Importing Sounds

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Flash has great support for audio but no internal way to record or create sounds. You need to find an existing sound, have one provided for you, or use sound software to record or create your own. This simply means that in Flash, you can import sounds but you can't create them.

Two basic steps are involved in getting audio into a Flash movie. First, you need to import the sound. Then, you need to decide where and how to use it. This is similar to importing raster graphics (as you did in Hour 3, "Importing Graphics into Flash"). When you import a sound, it's stored in the Library like an imported bitmap. The sound appears in the Library where you can access all the sound's individual properties (just like bitmap items).

By the Way: Digging Up Sounds or Making Your Own

There are many sources for existing audio, such as clip media CDs. You might find, however, that rather than search existing sources, it's often easier to hire a professional musician or narrator to provide exactly what you need. This is also true for customized graphics or photographs versus clip art. Although in the short term hiring someone to create sound or art for you might mean a much bigger investment, it's often worth it. Consider that you're likely to get the perfect match for your message compared to something you find that's just "close enough" (but not quite right either). Also, you have direct contact with the artist, so you can resolve copyright issues at the start. Finally, by customizing your audio or graphics (and purchasing exclusive rights to its use), you won't risk another company using your art. Several potential problems arise when multiple parties use the same image or sound. Some other company's product or message could reflect poorly on yours, its website could be more popular than yours (making you look like a follower), or an image could become overused, making everyone's use look unoriginal and cliché.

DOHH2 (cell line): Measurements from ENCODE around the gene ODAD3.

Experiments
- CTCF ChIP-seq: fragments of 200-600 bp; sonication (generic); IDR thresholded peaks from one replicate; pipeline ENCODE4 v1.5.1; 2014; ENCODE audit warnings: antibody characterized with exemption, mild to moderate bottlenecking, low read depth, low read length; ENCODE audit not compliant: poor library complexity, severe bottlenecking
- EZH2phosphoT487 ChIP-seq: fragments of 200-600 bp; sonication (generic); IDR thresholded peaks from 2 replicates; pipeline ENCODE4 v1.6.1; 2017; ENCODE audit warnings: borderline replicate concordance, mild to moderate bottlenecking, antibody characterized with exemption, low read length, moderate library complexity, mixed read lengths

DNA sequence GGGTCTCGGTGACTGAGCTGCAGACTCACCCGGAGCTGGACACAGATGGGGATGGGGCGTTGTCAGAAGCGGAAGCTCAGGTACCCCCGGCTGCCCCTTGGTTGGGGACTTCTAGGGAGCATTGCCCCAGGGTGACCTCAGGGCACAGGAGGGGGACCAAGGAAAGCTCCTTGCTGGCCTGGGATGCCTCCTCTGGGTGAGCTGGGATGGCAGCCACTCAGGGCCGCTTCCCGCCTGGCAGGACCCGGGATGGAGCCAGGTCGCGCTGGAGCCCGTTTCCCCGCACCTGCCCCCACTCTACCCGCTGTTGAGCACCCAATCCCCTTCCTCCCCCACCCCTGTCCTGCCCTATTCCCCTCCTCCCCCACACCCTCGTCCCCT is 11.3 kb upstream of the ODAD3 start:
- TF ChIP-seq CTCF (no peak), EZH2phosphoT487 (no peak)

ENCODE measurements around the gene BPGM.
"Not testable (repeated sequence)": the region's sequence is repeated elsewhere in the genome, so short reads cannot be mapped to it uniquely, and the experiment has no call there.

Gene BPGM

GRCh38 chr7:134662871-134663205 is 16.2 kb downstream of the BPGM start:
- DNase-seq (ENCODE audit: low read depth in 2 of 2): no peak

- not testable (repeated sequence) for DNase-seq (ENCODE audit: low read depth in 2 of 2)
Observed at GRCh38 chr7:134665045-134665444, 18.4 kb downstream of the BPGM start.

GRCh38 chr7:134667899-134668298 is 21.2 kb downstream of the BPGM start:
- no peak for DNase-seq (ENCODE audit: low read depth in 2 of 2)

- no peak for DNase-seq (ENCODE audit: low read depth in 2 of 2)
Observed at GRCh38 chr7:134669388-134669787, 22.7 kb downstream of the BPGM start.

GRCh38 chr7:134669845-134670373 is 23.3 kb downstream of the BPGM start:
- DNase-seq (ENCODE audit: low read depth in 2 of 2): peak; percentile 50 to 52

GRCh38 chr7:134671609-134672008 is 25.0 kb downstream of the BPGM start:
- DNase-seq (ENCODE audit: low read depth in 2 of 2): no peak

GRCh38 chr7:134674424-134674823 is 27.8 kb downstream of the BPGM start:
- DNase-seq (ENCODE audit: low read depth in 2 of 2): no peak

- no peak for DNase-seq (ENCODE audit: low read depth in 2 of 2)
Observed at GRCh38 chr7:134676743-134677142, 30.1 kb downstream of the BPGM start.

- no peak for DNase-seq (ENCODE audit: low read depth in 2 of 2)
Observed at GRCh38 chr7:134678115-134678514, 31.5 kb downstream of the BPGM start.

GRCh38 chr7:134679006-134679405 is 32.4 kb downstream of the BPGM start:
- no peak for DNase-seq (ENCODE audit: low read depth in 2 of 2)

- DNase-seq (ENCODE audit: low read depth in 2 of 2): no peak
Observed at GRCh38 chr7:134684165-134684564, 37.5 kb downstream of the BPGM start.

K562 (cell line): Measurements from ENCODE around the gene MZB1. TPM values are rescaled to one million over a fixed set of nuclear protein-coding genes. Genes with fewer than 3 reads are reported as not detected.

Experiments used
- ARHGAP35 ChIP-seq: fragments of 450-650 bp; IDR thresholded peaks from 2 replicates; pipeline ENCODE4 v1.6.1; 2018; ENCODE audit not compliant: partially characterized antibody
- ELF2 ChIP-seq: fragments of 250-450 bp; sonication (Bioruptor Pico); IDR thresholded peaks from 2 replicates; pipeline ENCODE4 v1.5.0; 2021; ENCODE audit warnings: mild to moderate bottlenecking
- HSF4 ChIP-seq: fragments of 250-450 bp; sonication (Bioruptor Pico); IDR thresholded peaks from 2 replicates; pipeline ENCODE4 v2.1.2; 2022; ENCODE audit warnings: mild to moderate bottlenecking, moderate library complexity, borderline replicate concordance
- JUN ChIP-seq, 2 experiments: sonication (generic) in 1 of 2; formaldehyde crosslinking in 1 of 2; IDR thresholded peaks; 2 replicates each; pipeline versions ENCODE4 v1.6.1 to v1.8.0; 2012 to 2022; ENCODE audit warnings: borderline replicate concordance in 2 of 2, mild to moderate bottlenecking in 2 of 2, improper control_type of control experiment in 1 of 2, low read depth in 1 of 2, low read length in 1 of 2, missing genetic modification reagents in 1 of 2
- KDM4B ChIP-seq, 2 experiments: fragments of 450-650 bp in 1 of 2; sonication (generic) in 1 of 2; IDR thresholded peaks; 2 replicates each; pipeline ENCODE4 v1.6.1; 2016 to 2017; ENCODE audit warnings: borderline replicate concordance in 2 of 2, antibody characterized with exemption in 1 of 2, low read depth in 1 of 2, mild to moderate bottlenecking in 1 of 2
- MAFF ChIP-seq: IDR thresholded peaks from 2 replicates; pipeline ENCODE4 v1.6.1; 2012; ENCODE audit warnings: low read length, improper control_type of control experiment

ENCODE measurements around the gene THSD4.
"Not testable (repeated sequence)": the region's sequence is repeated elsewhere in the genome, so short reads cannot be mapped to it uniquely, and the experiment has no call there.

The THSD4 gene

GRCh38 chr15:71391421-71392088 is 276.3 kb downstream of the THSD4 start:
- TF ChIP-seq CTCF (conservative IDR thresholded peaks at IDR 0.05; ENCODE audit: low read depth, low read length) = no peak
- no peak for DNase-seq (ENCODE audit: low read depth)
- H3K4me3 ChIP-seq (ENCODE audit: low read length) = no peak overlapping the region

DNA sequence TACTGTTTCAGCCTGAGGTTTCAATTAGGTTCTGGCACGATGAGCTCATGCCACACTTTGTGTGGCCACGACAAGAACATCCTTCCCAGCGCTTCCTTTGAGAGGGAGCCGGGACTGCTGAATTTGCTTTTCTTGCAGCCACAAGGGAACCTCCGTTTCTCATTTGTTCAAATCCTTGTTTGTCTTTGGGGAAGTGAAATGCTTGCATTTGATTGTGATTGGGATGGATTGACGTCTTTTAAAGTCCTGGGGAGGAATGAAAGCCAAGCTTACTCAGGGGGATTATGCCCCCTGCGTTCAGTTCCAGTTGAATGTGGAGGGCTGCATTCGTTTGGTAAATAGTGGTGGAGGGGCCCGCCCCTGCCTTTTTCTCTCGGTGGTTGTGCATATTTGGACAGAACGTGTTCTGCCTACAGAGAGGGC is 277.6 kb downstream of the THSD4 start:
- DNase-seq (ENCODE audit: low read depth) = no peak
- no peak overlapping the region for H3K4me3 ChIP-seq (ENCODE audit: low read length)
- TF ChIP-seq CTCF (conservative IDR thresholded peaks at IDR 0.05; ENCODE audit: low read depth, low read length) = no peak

Supported Formats

Flash can import digital audio in the following file formats:

  • MP3

  • WAV

  • AIF (also called AIFF)

  • AU

The only catch is that unless you have a newer version of QuickTime installed, when running Windows, you can't import AIF or AU, and on a Macintosh, you can't import WAV. Just download and install the free QuickTime player software from, however, and you'll be able to import audio in any of these four formats.

People often want to know which format is best. In general, it doesn't matter. You should simply start with the best quality sound possible. Between AIF and WAV, there's no inherent quality difference. A high-quality AIF file is the same as a high-quality WAV file. The AU format is nearly always compressed at a low quality, so you can all but forget that format. MP3 files always have some compression, so ultimately those files are not best. However, when MP3s are compressed very little, their quality remains high. Plus, the MP3 might have been optimally compressed (and, as you'll see in this hour, Flash won't recompress it). There are two valid reasons to use MP3s:

  • Your only source is an MP3 file.

  • You believe the MP3 file you have has already been optimally compressed.